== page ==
The Gunks are where I experienced my first multi-pitch climb, which is basically another way of saying “there ain’t a rope long enough.” If you understood the implication of that description, then you correctly ascertained that when one is stuck on a ten-inch ledge 150 feet off the ground, there is no changing one’s mind to go back.   More significantly, there are no bathroom breaks. It’s not like the bar exam, where you can give up and walk out at any moment. You either keep climbing or wait for Santa and Rudolph to swing by and say hello.

Looking Down From The First Pitch

Two climbing pals (Matt and Eric) and myself ascended a popular climb affectionately known as “Minty” in three pitches. The first was a meandering 120’ that passed a ledge, and then another ledge, giving false hope of safety in the unlikely event of a fall. Eric took the lead, being more technically advanced of the three, and climbed the traditional way: ascending 8-10 feet, setting an anchor into an otherwise invisible crack before climbing again to set another.   Anchor, climb, repeat. For ten stories.

I followed and clipped in a second rope that Matt would use after I reached the anchor station (fancy term that really means “place to stop because we ran out of rope”).   Matt cleaned (picked up) the gear.   Matt was my belay.   In other words, I trusted Matt to help me from ending up on the park ranger’s report of casualties and the six o’clock news.   To describe Matt another way, I would climb blindfolded with him, I trust him so much.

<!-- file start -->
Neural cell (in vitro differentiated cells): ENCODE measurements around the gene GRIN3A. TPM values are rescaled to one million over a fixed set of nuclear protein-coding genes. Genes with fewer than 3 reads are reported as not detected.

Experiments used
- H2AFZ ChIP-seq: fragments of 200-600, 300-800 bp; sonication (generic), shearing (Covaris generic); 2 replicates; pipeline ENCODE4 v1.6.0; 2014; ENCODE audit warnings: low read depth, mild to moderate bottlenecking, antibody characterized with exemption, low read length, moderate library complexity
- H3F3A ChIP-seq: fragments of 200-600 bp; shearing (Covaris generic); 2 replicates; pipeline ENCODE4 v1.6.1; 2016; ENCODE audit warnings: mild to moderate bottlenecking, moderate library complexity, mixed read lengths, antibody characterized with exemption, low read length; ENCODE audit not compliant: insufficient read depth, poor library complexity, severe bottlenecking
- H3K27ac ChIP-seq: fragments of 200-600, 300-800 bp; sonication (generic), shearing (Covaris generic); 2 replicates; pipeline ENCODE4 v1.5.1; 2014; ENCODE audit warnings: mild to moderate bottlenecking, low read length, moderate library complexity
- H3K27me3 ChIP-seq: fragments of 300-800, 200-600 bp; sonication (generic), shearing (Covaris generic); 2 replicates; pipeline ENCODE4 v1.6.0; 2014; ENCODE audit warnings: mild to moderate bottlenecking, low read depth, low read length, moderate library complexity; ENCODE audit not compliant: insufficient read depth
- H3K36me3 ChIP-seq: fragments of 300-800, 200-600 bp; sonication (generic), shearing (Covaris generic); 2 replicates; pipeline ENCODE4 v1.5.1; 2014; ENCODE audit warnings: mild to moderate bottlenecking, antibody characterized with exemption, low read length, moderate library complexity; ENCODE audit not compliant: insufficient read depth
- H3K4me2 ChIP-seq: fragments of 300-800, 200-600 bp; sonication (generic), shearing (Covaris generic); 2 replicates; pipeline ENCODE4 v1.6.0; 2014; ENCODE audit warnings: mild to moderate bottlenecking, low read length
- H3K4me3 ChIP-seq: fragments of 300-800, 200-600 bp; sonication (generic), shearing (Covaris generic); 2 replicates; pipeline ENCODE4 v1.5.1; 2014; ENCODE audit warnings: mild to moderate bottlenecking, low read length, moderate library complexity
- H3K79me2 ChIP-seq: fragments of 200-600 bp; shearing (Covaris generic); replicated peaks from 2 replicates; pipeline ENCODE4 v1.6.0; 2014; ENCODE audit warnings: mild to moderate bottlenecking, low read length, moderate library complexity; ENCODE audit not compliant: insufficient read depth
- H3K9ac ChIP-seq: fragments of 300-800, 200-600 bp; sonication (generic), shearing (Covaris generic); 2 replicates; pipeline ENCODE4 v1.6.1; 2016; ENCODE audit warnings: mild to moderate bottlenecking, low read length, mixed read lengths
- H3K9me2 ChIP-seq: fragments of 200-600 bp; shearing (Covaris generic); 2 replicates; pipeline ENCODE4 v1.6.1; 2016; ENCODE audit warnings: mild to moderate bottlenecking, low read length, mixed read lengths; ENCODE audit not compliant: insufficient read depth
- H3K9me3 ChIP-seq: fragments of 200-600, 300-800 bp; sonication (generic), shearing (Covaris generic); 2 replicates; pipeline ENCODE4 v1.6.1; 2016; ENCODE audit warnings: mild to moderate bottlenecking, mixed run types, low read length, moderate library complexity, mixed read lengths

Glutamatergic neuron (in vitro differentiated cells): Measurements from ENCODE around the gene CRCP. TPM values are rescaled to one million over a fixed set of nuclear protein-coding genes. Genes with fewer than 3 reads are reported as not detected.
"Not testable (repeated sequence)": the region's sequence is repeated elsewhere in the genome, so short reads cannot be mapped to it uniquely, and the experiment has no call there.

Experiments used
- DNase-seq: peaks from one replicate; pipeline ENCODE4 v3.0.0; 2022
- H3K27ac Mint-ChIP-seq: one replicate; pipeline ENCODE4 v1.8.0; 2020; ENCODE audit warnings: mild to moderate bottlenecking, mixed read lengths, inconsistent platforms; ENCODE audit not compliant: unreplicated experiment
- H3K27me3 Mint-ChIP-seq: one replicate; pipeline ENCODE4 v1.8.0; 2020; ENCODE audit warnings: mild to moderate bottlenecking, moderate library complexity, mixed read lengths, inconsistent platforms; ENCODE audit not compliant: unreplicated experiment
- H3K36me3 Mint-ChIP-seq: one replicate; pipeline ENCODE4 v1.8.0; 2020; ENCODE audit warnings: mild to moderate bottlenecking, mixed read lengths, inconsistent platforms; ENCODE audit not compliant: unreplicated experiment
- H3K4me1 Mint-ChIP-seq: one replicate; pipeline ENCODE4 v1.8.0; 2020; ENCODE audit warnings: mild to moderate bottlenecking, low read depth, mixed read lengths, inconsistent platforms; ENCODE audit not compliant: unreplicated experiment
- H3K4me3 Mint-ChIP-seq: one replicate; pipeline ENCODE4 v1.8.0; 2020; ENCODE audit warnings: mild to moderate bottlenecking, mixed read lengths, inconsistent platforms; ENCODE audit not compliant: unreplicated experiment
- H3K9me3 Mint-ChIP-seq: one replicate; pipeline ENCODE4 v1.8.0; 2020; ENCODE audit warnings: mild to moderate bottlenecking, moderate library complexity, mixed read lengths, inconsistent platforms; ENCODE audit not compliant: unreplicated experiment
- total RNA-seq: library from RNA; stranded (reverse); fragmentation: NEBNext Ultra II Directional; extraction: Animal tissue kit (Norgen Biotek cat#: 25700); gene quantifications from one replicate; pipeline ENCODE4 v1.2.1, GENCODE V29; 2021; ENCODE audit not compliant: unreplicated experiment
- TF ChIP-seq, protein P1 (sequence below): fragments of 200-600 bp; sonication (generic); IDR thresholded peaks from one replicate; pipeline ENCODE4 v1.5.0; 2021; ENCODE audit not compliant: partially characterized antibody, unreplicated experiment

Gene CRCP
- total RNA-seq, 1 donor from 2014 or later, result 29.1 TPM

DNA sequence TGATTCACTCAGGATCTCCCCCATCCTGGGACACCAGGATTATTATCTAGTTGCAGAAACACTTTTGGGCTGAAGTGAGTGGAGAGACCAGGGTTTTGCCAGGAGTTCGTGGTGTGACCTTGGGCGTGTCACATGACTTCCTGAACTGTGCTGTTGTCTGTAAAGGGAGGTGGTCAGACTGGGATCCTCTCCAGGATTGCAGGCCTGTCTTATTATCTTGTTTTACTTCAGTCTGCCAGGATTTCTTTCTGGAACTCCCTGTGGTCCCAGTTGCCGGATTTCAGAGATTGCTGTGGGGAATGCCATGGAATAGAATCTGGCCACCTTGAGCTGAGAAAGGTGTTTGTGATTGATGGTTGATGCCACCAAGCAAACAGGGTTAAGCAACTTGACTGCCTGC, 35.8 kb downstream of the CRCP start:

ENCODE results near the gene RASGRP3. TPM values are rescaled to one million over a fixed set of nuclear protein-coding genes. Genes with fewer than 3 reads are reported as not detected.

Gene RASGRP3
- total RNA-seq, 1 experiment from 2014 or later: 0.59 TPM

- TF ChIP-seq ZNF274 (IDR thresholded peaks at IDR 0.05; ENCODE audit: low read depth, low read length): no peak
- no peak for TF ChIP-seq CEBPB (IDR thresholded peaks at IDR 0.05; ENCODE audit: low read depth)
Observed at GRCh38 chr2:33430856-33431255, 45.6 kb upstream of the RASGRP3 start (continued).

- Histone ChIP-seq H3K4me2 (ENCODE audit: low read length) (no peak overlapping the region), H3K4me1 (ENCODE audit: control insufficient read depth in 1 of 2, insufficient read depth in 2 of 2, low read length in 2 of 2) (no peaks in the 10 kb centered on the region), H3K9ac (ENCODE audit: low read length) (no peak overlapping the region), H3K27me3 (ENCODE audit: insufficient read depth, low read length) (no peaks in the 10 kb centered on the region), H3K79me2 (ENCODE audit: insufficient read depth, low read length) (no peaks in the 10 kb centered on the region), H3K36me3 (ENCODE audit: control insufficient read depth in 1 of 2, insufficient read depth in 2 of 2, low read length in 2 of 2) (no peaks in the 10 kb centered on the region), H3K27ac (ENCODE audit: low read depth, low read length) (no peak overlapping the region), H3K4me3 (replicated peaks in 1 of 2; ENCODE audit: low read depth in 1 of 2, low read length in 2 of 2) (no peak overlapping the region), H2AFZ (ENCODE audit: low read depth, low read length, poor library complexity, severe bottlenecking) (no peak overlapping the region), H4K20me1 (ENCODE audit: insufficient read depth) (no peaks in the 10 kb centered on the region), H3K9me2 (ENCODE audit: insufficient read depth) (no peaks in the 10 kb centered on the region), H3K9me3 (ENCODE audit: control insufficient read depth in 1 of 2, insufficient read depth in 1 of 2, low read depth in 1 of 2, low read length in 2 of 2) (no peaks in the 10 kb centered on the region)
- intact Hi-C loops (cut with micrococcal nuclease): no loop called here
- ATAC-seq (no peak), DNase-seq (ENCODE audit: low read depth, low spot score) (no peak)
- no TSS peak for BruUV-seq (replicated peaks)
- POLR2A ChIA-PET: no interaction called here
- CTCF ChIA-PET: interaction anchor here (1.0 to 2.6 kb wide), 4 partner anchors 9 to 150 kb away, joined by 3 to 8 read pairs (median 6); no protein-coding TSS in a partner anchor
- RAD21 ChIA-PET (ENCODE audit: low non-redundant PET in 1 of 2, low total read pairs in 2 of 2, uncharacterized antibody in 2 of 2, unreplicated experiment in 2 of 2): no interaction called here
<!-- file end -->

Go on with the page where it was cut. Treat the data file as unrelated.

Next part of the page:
For the end of our first pitch, we anchored into a crevice near a knotty pine that grew out and down from a flat rock that wasn’t even a foot wide.   The relative elevation of this pitch didn’t hit me until I was forced to turn and sit, anchored with my back to the cliff, feet dangling far above tree tops, holding onto a tree that curved and arched downward.   Fortunately, I have no ass and squeezed onto the tiny perch. I looked out across the tree line as it sloped east, and dripped away from the mountain, a couple miles toward the town. My ears throbbed as I tried to slow my breathing. I refused to climb halfway up this cliff only to hyperventilate and pass out.   For a moment, I could barely speak to Eric, a tall Scandinavian-looking teacher from Colorado who seemed to have a significant advantage holding onto the rock with his wingspan.   After my heart stopped beating at the speed of light, I had the strangest urge to urinate, although Matt, still on the ground, would not have thought to kindly of it. In most circumstances, relieving one’s self onto one’s belay is not kosher.